Onno also generously provided the wonderful snow observations collected by Howie, Titus, and the Alta Ski Patrol to develop algorithms for forecasting snow density during winter storms in the Wasatch Range, observations that we ultimately used not only for science, but also to set the record straight on why Utah snow is so great (er, Alta snow) in an article for the Bulletin of the American Meteorological Society and also my book, Secrets of the Greatest Snow on Earth.

Much thanks to Onno for all he has done for the weather forecasting community of Utah.

Onno's retirement isn't, however, the only one at Alta this year.  The Supreme Chair is being replaced (as is Cecret) with a high-speed quad that will run from near Alf's Restaurant.  If I remember right, the old triple was the Germania triple prior to the installation of the Collins high-speed quad, so it has a long history at Alta.


In my view, a perfect closing day is sunny, warm, and corn filled and that was the case today, and the Frank World Classic really packed them in.  You don't see lines like that for Wildcat every day.


I elected to lap Collins.  I missed out on the Frank debauchery (such a shame), but did enjoy some entertainment at times from Collins.


Looking forward to the Frank YouTube video...

Friday, April 14, 2017

What Is Greenhousing?

Greenhousing is a commonly used word in the snow and avalanche business.  It may be 12 letters long, but for powder skiers, it is essentially a four-letter word because it leads to snowmelt and melt-freeze crusts.

Although I didn't do an exhaustive search, it's actually quite difficult to find a good definition or explanation of greenhousing.  It is not defined, for example, in the National Avalanche Center Encyclopedia, and isn't in the indexes of the avalanche books that I have on my shelf.  One can, however, find discussions of the importance of the greenhouse effect, such as this passage from The Avalanche Handbook by David McClung and Peter Schaerer:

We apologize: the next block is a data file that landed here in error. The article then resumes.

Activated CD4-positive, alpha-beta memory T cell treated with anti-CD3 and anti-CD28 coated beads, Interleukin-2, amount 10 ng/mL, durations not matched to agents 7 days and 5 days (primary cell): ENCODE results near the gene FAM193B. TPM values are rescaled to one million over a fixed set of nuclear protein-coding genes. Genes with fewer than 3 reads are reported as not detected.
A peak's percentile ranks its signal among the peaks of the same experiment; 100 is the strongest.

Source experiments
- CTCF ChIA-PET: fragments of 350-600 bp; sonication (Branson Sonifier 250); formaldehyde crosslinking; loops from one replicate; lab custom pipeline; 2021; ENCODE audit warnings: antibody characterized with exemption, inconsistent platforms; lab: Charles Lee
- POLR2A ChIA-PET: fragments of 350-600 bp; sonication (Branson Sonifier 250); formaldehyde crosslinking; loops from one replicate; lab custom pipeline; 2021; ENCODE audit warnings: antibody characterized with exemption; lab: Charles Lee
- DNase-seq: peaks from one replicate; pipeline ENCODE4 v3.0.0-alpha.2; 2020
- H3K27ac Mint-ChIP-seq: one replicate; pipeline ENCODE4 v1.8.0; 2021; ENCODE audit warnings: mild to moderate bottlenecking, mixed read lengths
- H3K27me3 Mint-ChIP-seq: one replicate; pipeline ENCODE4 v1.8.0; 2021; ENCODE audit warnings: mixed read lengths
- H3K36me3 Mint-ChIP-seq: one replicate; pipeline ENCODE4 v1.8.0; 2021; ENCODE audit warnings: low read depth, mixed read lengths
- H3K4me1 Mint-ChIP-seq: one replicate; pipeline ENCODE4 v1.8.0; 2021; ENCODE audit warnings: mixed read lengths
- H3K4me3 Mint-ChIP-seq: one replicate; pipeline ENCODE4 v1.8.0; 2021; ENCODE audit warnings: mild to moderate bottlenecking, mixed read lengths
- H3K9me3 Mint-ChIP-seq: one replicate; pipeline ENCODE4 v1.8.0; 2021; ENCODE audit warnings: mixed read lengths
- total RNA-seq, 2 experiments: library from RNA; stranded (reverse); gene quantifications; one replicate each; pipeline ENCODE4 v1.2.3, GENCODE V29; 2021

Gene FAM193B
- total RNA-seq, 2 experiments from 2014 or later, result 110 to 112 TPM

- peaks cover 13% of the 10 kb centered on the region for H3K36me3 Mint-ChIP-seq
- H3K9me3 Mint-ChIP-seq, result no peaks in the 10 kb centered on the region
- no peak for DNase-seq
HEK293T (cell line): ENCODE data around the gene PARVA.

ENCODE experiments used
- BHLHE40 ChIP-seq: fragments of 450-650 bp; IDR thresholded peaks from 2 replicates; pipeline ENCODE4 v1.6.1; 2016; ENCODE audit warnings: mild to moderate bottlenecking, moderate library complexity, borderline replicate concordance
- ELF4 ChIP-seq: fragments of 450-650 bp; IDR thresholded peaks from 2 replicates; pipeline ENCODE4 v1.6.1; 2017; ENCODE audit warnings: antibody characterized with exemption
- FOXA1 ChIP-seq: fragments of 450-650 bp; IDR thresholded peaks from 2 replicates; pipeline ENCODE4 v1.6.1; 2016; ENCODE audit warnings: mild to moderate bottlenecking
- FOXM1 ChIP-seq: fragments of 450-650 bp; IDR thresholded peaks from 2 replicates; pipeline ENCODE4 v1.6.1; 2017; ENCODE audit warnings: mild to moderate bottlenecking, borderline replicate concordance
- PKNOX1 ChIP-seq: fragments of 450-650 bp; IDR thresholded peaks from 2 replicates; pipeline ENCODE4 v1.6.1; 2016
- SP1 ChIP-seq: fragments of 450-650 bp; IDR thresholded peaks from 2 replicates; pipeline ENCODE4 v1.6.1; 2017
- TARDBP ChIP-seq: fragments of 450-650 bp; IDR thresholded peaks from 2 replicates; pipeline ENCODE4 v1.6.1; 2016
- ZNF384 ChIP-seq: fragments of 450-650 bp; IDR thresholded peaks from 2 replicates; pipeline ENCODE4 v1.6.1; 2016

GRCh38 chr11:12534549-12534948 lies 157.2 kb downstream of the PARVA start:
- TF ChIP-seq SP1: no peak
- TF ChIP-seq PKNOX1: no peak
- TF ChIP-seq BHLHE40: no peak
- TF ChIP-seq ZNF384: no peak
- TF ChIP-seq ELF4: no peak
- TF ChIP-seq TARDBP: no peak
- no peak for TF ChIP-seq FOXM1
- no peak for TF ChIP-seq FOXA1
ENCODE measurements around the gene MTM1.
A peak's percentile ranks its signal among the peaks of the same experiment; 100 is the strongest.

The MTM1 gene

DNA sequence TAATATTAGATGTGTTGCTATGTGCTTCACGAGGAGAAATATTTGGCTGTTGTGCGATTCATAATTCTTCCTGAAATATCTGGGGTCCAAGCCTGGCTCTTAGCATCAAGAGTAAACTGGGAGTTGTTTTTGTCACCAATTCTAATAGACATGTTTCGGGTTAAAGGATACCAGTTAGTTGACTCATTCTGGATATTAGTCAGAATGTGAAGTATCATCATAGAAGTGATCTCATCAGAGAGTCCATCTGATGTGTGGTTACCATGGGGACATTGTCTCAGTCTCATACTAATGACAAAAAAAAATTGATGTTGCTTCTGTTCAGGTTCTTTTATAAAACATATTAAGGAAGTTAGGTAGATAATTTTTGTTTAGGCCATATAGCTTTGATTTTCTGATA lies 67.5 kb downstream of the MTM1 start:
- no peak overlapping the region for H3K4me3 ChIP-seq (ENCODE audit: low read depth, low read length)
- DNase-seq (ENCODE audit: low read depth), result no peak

"Conditions leading to the formation of wet-snow avalanches by radiation in the spring are governed by the net radiation balance of the snow surface. The net balance includes both long-wave (terrestrial) and short-wave components (sunlight). Direct sunlight warms the snow cover, making wet-snow avalanches possible, but thin cloud cover may provide a greenhouse effect to prevent long-wave cooling" (my underline).
Let's take a look at what McClung and Schaerer are talking about.  The net radiation balance of the snow surface involves both shortwave and longwave radiation.  As illustrated below, the sun provides shortwave radiation during the day, some of which is reflected back to the sky.  The remainder is absorbed by the snow and serves as an energy input.  Atmospheric gases (especially water vapor) and clouds provide long-wave radiation, while the snowpack emits long-wave radiation.  The former is an energy input, the latter an energy output.  The net radiation balance is sum of the absorbed solar radiation, plus the longwave in, minus the longwave out.